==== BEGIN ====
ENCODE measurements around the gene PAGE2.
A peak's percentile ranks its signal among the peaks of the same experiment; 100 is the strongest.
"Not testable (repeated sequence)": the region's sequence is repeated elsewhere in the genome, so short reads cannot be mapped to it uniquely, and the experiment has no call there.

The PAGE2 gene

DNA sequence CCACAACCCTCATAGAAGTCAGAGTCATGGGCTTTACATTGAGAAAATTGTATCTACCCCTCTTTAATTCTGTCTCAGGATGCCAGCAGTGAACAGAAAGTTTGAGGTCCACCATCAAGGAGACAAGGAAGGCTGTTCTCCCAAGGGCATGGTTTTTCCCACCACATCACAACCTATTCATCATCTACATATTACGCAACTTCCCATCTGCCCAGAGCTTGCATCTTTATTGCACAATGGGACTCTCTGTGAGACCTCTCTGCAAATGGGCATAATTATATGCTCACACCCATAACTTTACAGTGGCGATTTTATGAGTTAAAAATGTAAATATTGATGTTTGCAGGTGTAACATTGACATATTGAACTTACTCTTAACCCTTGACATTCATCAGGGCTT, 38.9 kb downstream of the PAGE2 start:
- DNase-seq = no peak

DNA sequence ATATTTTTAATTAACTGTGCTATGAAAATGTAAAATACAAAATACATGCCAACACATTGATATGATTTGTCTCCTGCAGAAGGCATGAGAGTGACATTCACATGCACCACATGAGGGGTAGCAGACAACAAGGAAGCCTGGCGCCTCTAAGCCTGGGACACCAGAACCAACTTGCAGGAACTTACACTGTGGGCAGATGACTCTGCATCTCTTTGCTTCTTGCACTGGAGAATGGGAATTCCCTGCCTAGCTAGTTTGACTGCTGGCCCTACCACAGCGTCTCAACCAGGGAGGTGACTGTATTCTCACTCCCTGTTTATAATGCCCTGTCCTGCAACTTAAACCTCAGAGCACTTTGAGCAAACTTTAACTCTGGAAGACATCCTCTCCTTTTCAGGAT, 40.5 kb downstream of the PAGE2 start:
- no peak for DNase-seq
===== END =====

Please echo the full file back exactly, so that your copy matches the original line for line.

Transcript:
ENCODE measurements around the gene PAGE2.
A peak's percentile ranks its signal among the peaks of the same experiment; 100 is the strongest.
"Not testable (repeated sequence)": the region's sequence is repeated elsewhere in the genome, so short reads cannot be mapped to it uniquely, and the experiment has no call there.

The PAGE2 gene

DNA sequence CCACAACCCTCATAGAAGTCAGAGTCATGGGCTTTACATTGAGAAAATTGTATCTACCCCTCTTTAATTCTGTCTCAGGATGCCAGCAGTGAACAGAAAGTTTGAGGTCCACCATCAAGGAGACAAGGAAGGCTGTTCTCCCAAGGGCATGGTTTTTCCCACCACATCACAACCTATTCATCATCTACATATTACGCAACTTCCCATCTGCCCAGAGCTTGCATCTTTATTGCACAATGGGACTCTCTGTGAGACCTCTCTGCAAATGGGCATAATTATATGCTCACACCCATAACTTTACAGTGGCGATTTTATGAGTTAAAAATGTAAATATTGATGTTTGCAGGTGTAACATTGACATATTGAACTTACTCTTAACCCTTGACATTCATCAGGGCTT, 38.9 kb downstream of the PAGE2 start:
- DNase-seq = no peak

DNA sequence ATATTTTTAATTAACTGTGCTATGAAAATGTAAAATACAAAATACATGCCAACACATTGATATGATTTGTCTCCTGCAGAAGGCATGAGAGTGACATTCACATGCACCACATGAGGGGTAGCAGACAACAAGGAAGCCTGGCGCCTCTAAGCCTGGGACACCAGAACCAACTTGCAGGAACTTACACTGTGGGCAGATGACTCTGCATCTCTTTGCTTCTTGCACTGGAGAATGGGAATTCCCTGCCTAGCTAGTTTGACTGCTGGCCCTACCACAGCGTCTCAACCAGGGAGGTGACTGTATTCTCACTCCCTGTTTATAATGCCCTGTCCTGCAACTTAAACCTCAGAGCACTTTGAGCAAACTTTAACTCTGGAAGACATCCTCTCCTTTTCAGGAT, 40.5 kb downstream of the PAGE2 start:
- no peak for DNase-seq